"This is the same team as the World Cup," Rohit Sharma insisted on Saturday. "We were outplayed," MS Dhoni conceded on Sunday. That was that. India had lost a series to Bangladesh, their first such defeat. This could have been a glorious underdog story had India actually been top dogs in this contest. A list of reasons was offered for India's performance: lack of partnerships, limited lower-order resources, Mustafizur Rahman. The finger-pointing, though, didn't quite stop the head-scratching. You can't help it when a full-strength side makes you wonder if it really is at full strength.

Yet it was only a few months ago that they had appeared flawless in the World Cup. There were five hundreds from four top-order batsmen. The bowlers gobbled 77 of 80 wickets available to them. Somewhere in the Indian dressing room the coach's little black book was running out of boxes to check. The pressure of opening against Pakistan deflected. The threat of an all-round South Africa crushed. Zimbabwe, West Indies and Ireland brushed aside. This India were solving second-degree differential equations.

You have to give credit to India for having raised their game after a winless tour to Australia, but you could sense the foundation of that success was so thin it could not be sustained. There was great mental strength in how they competed under pressure, but you knew one-day cricket was leaving them behind and they would have some catching up to do. And as it happens after a cycle ends at World Cup, the game changed some more.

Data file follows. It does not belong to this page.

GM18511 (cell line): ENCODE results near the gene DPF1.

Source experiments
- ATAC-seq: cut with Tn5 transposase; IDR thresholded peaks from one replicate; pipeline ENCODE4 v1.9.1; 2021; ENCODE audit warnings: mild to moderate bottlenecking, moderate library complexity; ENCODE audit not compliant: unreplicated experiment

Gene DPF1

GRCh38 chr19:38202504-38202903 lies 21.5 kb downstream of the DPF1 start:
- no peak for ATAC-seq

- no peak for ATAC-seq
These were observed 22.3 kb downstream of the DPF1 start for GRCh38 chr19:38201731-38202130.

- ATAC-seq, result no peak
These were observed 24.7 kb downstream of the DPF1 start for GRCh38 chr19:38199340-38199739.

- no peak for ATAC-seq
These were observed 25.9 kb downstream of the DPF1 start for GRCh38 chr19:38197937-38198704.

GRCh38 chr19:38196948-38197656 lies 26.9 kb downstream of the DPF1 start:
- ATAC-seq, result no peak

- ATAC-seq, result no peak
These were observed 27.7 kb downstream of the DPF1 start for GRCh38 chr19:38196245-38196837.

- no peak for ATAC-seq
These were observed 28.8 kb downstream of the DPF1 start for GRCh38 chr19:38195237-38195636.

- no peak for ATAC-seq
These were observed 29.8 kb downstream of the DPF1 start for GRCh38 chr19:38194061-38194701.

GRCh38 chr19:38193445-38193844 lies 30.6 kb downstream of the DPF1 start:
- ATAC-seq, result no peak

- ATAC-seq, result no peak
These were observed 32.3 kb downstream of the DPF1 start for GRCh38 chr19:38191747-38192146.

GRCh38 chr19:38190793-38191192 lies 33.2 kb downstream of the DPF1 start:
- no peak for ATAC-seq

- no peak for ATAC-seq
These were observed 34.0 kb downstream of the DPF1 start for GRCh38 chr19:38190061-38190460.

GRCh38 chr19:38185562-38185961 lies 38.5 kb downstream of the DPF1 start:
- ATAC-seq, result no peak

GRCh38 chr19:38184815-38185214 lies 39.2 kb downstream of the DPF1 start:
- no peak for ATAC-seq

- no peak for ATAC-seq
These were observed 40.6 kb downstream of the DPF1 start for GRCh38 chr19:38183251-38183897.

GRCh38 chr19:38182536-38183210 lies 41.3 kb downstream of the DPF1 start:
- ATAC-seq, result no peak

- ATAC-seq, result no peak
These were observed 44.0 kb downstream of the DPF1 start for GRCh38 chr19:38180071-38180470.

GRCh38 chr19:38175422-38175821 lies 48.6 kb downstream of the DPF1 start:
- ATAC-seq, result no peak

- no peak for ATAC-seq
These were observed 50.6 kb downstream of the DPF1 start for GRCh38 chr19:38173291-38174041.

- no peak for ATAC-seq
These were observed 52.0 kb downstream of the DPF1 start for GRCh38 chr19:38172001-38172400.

India learnt that first hand in their first game back, as Shakib Al Hasan and Sabbir Rahman responded to a couple of quick wickets with a counterattack. Bangladesh flew to 307. Over in Durham, Jonny Bairstow and Sam Billings stared at a scoreline of 45 for 5, and flipped it off. England won an invigorating series 3-2. AB de Villiers and Glenn Maxwell play as if the bowler in front of them doesn't matter and the stumps behind them don't exist. One-day batting works differently now, especially in the middle order. The moment pressure rears its head, bam. Like whack-a-mole.

The big threat for India is the current personnel might have taken the team as far as they can without reinforcements to back them up

India and Dhoni prefer to sit on their hands until a specific time in the innings - generally the final 10 overs, when there are fewer chances of being bundled out. So never mind the scoring rate bottling up, the bowlers settling in, and wickets tumbling. This template works best when India can sustain momentum through their innings. A good start up top, consolidation in the middle and chaos at the end. Like in the final ODI. When they are asked to take a detour from the template, they lose their way. They haven't raised their game when the less-fancied Bangladesh have excelled at it. There is a feeling of stagnation.

It is easier to not stagnate when there is a robust bench that can help push new ideas. The big threat is, the current personnel might have taken the team as far as they can without reinforcements to back them up. Yet the only batsman tried from outside the main group over a long time has been Ambati Rayudu, whom Dhoni didn't trust to take a single under pressure in a T20 international last year.